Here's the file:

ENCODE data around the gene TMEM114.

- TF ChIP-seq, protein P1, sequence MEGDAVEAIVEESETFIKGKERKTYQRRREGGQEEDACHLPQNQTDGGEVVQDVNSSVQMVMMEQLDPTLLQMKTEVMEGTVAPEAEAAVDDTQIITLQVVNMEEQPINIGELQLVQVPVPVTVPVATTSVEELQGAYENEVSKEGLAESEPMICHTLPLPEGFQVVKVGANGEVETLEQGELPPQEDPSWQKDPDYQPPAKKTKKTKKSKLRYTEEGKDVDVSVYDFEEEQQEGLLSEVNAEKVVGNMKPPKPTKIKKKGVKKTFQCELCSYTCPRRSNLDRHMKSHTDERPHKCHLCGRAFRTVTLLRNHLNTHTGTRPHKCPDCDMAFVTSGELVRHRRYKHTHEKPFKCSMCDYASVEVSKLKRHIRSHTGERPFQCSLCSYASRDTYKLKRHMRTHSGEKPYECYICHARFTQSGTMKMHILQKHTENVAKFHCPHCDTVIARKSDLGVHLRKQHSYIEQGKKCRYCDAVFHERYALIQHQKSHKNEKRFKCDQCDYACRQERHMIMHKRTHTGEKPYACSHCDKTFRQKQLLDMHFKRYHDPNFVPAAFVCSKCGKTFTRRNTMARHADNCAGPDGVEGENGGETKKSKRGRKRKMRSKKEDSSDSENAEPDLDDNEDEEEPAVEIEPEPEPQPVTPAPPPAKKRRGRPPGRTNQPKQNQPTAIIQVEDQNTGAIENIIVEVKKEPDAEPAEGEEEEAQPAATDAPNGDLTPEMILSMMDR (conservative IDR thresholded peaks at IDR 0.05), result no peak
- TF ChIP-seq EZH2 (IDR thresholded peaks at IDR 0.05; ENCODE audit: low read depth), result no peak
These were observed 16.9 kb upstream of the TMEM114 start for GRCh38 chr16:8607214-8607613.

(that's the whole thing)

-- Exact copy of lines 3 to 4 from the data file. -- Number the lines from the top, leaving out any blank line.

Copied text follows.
- TF ChIP-seq EZH2 (IDR thresholded peaks at IDR 0.05; ENCODE audit: low read depth), result no peak
These were observed 16.9 kb upstream of the TMEM114 start for GRCh38 chr16:8607214-8607613.